I canít be the first blind professor in the world because many other blind people are already ahead of me educationally but if God permits me, I want to be a professor because that is the peak of teaching profession.

My greatest problem now is how to get a supervisor for my doctoral programme. Apart from the fact that there are very few professors in Mass Communication in Nigeria, non of them has shown any interest, so far, in taking up a blind person as a research student. But people should understand that if a blind could go to the university and read up to a Masterís degree level, with very good grade, if given opportunities, then, he could still perform very well as a doctoral student.

Embarrassing moments
I have really faced many embarrassing situations in life. It is a common thing. To be embarrassed has become part of oneís daily routine. I donít allow them to weigh me down, however. Many times when I stood by the roadside wanting to board a vehicle or wanting to cross to the other side, some people could just come to me and drop some dirty notes, sometimes as little as N5.00 on my palm as if a was seeking alms. They should have asked me what my problem was before giving me their money. To them, every blind person in the street is an alms seeker. This notion is wrong.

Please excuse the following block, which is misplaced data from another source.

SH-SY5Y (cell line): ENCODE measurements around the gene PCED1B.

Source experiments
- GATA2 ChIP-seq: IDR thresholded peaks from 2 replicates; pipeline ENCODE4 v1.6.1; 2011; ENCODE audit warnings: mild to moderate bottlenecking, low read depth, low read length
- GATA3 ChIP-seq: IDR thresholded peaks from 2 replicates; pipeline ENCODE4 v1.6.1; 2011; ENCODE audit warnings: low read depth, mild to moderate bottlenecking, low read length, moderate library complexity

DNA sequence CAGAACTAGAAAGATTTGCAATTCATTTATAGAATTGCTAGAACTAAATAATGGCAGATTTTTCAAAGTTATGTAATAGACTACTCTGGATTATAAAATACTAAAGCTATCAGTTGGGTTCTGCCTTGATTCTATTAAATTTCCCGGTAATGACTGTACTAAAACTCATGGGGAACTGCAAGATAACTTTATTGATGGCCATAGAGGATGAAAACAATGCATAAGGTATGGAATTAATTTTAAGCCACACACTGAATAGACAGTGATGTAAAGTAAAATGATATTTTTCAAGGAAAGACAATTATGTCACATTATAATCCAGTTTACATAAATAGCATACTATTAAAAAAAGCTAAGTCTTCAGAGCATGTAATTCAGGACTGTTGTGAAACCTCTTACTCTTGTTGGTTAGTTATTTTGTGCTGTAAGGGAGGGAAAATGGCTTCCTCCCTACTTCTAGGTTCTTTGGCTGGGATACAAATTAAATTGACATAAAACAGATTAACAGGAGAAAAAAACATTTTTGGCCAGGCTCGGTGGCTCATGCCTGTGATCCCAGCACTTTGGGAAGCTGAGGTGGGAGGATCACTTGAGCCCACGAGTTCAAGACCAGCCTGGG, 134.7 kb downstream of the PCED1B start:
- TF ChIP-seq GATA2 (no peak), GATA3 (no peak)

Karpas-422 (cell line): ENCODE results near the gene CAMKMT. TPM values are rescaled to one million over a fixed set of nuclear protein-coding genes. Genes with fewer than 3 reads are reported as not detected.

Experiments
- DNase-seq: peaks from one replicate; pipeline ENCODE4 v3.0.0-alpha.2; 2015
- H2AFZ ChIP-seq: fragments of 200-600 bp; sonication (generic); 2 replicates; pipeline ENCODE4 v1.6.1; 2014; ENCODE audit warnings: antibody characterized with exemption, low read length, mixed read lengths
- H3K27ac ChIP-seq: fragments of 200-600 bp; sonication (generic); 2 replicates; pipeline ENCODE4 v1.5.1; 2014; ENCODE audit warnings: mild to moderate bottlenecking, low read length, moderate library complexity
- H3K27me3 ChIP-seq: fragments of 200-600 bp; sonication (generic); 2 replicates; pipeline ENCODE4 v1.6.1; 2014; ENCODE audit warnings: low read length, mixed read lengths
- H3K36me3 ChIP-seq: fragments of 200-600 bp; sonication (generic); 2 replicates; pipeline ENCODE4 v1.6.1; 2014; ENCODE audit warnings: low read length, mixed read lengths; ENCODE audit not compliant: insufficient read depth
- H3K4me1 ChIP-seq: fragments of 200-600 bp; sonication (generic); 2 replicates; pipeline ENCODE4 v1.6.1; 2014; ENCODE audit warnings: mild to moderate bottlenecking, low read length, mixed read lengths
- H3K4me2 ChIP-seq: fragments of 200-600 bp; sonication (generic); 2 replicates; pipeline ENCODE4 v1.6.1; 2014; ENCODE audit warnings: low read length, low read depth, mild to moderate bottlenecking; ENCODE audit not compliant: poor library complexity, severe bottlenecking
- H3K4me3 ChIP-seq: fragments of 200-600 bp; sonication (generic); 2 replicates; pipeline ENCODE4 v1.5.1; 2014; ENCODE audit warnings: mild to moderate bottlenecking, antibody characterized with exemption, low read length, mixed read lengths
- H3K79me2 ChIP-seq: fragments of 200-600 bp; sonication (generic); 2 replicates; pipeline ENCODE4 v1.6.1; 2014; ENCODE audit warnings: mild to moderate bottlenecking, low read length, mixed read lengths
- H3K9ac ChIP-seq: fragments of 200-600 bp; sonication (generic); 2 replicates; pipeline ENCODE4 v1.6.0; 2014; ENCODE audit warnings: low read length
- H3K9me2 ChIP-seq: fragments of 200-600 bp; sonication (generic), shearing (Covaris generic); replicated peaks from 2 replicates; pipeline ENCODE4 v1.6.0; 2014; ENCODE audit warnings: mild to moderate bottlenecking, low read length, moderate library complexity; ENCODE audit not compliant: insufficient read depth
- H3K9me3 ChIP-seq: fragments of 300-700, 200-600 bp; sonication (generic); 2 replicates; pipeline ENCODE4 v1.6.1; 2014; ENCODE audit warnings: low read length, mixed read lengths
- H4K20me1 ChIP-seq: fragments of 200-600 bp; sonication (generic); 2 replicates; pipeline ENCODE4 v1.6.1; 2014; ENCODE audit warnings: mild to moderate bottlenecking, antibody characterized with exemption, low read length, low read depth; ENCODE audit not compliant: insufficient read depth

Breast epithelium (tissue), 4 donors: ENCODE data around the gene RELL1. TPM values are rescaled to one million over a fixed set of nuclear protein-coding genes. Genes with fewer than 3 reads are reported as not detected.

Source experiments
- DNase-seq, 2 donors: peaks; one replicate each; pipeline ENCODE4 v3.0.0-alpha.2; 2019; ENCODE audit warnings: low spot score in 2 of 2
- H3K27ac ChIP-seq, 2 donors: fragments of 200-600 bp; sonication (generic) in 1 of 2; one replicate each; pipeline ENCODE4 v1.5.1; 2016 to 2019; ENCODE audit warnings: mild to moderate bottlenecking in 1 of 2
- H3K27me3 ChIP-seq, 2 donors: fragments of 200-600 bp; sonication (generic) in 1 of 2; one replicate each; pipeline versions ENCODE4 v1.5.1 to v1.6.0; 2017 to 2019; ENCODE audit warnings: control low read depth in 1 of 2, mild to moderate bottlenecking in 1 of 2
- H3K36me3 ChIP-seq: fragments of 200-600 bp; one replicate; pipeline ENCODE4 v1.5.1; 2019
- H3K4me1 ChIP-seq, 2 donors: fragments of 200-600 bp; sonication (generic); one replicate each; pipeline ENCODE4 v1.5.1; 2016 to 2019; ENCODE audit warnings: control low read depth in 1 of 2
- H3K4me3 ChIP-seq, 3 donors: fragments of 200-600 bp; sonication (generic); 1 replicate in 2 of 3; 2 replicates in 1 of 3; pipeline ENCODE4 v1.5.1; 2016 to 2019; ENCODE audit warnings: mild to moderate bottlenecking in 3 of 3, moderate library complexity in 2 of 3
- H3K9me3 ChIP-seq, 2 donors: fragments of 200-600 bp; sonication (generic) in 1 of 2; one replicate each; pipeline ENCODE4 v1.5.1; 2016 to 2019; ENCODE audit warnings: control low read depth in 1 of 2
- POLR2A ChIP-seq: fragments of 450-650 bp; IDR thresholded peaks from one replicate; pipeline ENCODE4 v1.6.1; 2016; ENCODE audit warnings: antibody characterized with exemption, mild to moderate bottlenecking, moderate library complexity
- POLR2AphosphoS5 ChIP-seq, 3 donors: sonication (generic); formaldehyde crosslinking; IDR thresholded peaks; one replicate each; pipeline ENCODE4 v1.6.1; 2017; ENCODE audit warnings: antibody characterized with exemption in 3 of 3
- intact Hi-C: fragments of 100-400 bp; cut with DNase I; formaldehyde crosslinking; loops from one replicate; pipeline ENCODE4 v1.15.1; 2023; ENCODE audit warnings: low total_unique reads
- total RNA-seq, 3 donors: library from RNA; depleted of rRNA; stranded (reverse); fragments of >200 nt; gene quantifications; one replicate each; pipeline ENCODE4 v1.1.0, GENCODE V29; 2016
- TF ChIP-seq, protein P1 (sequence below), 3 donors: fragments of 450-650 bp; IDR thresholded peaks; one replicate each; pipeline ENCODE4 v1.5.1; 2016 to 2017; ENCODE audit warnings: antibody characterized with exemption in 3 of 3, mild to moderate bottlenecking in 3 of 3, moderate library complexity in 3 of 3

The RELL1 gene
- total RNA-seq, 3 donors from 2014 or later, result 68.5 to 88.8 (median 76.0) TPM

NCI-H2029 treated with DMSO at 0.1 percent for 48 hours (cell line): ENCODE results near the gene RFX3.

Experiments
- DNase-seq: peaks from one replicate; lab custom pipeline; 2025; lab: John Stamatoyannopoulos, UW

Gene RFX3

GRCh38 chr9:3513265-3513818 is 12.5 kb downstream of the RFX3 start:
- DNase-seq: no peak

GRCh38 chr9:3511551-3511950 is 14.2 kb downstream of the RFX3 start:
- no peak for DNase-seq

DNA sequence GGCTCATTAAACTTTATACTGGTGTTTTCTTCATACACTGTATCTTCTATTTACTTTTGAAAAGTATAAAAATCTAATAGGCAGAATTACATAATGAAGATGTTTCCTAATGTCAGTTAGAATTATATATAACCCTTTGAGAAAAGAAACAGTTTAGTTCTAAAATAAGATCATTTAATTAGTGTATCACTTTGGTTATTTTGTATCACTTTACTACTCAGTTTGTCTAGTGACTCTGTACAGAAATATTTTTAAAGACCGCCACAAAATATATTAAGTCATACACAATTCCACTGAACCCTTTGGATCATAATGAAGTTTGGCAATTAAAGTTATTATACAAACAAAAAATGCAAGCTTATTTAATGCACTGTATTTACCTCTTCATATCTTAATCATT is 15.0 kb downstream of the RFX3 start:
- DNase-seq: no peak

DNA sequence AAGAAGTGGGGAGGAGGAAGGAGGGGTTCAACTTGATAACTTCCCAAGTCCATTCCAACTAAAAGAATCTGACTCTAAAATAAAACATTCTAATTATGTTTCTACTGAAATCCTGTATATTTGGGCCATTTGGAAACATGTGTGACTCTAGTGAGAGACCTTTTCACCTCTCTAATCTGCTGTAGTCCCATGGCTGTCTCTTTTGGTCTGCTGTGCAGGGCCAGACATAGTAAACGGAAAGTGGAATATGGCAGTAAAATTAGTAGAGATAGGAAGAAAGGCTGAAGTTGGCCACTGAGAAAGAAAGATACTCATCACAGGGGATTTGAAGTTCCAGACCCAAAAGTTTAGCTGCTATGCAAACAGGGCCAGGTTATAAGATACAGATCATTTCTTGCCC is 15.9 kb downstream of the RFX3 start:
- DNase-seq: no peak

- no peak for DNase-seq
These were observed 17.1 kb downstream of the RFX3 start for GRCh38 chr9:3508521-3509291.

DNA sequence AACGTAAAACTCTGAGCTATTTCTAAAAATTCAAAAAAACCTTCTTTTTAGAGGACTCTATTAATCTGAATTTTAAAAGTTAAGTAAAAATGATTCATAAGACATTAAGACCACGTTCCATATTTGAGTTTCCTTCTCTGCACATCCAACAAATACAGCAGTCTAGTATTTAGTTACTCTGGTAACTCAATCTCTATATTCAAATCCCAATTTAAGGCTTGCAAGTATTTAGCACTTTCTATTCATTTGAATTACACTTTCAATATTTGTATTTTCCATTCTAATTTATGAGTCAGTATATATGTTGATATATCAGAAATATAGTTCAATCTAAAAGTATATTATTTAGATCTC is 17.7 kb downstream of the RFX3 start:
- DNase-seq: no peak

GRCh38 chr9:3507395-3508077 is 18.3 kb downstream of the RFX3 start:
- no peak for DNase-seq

The society should change their orientation towards the challenged people. What we need is love not alms, we need understanding, not condolence, we need kindness and not sympathy.
I remember a day I wanted to cross to the other side of the road to board a taxi when a small boy just ran to me and dropped one dirty N5 note on me. The situation is as bad as that. Sometimes too, some people make uncomplimentary remarks about a blind person just because he can not see.

Marital plans
For now, I donít have anybody in mind to marry. I couldnít plan to marry because I had no job and you know what it means to marry without a stable job. I donít keep girl friends because this is against the injunction of the Holy Bible. Now that I have a job, I think, I can now begin to give it a serious thought. Godís willing, I hope to get married in no longer a time.